Friday, September 08, 2006


A version of this was published in The Santa Fe New Mexican
September 8, 2006

One of the most glorious blasts of music from the 1980s was The Pogues. I’m talking, of course, of the Shane McGowan era. After the periodontal poster boy singer left, The Pogues were just another folk-rock band. But with McGowan full throttle with an Old Bushmills bottle, The Pogues were an unholy union of The Clash and The Clancy Brothers, ridden by voodoo gods and dancing obscene jigs at the very gates of hell.

Although the Pogues faded away — McGowan pursuing a half-ass solo career, releasing a few albums in the last dozen years or so —their wild, drunken spirit lives on in at least a couple of American bands.

There’s the Dropkick Murphys from Boston, a punk band with bagpipes and mandolin.
And then there’s the Murphys’ natural opponent in your ultimate imaginary Celt-rock battle of the bands, Flogging Molly, a Los Angeles-based band (with a Dublin-born singer) that has just released a DVD/CD set called Whiskey on a Sunday.

Both of these groups have the basic fire of The Pogues and have the basic crazy Irish punk-trad sound down. Neither, though, has quite captured McGowan’s possessed poetic aura.

But what amazes me is that while the Dropkicks have acknowledged, tacitly at least, their debt to The Pogues — they recorded the appropriately titled song “Wild Rover,” with McGowan a few years ago — Flogging Molly just did a feature-length documentary, the aforementioned DVD, without once mentioning The Pogues.

It’s especially ironic because of two songs included on the Whiskey CD. “The Wanderlust” has a melody similar to “The Sick Bed of Cuchulain,” while the Mideastern-sounding “Another Bag of Bricks” will remind Pogue fans of “Turkish Song of the Damned.”

So it rings pretty hollow when Flogging Molly frontman Dave King boldly declares at the end of the DVD, “As humble of a band as we are, in the sense of our heritage and where we come from … I would not be sitting here if I didn’t think we were the greatest rock ’n’ roll band in the world.”

Even when The Rolling Stones really were the greatest rock ’n’ roll band in the world, you rarely heard or read an interview with Mick Jagger or Keith Richards where they didn’t praise their forebears, like Muddy Waters, Chuck Berry, etc.

But with this verbal flogging out of the way, there’s a lot to like about the music found on Whiskey on a Sunday, which I recently bought on impulse after hearing a few songs being played at a Denver record store. It’s basically my introduction to Flogging Molly.

The CD has 10 songs, some but not all featured in the documentary. There are some acoustic — but not necessarily mellow — versions of Flogging favorites like “Drunken Lullabies” and “Tomorrow Comes a Day Too Soon.”

And even better are the live tracks, “The Likes of You Again” and the anthemic “What’s Left of the Flag.”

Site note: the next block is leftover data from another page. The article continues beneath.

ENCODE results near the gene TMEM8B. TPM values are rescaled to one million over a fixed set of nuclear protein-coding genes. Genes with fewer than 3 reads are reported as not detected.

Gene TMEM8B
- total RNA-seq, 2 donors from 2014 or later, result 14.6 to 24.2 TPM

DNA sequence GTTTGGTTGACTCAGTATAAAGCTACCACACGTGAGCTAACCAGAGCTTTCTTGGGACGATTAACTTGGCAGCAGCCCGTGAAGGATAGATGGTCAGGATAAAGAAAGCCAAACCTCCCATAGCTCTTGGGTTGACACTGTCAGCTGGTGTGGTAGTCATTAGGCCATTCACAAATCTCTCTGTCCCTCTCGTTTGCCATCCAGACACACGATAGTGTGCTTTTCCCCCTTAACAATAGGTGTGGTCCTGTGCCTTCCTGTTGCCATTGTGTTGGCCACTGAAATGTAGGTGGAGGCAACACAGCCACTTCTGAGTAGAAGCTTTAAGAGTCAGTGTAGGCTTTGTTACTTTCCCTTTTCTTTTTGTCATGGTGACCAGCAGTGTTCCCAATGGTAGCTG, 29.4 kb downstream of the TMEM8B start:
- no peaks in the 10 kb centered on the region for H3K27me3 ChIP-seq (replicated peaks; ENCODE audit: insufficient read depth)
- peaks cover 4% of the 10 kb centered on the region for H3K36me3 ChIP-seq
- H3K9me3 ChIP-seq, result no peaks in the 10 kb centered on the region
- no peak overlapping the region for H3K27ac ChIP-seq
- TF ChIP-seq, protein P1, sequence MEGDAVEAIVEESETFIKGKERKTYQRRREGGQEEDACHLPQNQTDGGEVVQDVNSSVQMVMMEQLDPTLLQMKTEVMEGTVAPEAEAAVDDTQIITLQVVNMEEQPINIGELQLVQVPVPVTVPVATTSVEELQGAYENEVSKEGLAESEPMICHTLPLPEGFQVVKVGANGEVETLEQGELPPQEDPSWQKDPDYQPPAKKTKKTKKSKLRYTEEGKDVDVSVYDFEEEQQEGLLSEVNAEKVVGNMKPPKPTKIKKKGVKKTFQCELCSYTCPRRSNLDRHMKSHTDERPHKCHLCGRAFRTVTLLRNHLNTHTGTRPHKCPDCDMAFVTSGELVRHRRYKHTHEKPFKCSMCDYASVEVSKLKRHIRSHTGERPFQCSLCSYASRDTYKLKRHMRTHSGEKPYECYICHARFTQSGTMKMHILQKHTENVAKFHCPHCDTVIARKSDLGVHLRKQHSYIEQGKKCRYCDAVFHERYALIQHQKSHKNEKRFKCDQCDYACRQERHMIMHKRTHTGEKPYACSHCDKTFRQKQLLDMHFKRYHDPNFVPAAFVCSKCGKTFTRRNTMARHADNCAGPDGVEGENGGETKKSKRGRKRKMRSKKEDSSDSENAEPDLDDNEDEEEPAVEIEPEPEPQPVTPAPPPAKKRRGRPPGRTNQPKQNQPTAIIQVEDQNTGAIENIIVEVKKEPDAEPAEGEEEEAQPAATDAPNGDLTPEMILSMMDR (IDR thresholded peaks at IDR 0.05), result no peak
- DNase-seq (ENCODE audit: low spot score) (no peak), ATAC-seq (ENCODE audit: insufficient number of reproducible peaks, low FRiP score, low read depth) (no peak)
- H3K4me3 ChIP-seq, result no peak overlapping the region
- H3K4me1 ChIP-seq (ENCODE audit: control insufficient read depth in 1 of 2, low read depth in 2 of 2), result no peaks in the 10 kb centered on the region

As far as the DVD goes, this film by Jim Dziura is basically a promo piece that will best be enjoyed by established Flogging Molly fans.

All seven Floggers have their own little segments in which they tell their life stories and bandmates give kiss-up testimonials (“Dennis is one of the greatest people I’ve ever met in my life.”). Admirably democratic, I guess. Trouble is, most of them haven’t had lives that are all that interesting.

Like most rock-doc projects, my main criticism is that there should have been less yack and more music. The live sequences are, for the most part, thrilling. But then a perfectly good performance is interrupted by some band member whining about how tough touring life is or some inarticulate fan talking about how Flogging Molly rules. (Then again, there’s a pretty cool little scene where a band member is berating a fan for showing his genitals to a bandmate’s wife.)

Even if it isn’t the greatest rock ’n’ roll band in the world, and even if it doesn’t pay proper tribute to St. Shane, Flogging Molly upholds and defends the marriage of punk rock and traditional Irish music. Till death do it part.

Also recommended:

* The Twenty-Seven Points by The Fall. Twenty-five years ago, when I interviewed a young British singer I’d never heard of from a young British band I’d never heard of over beers at Evangelo’s, I never figured that I’d still be writing about them six years into the 21st century.
The singer was Mark E. Smith, and the band was The Fall. The Gold Bar, the venue where the band played, is long gone. But Smith is still a Fall guy, cranking out riff-driven-guitar mutant garage rock overlaid with Smith’s hypnotic if not always decipherable half-spoken, half-sung lyrics that hint of a dark mythos that lies somewhere between William Blake and H.P. Lovecraft.

In recent years, Smith seems to be slowing down, releasing mainly archival stuff (though last October, The Fall had a fun little new album called Heads Roll, which, somehow in this era of terrorist beheadings, wasn’t a huge pop hit.)

The recently rereleased The Twenty-Seven Points is, believe it or not, a double live album (Holy Peter Frampton, Batman!) Well, mostly live. There are a couple of studio tracks here: “Cloud of Black,” with a percolating electronic-blip bleepy beat, and the lengthy, slow-burning “Noel’s Chemical Effluence.”

But most of it was recorded in various cities in 1995, spliced together like a collage with all of its varying audio qualities.

There are several tunes — “Lady Bird (“Green Grass”), “Middle Class Revolt” — from the mid-’90s. There are incomprehensible spoken-word segments, including some dumb jokes. There’s one of my favorite Fall tunes, “Big New Prinz,” in which Smith shouts repeatedly, “Check the record check the record ... He is nuts!”

He is. But I’d still buy him a beer at Evangelo’s.


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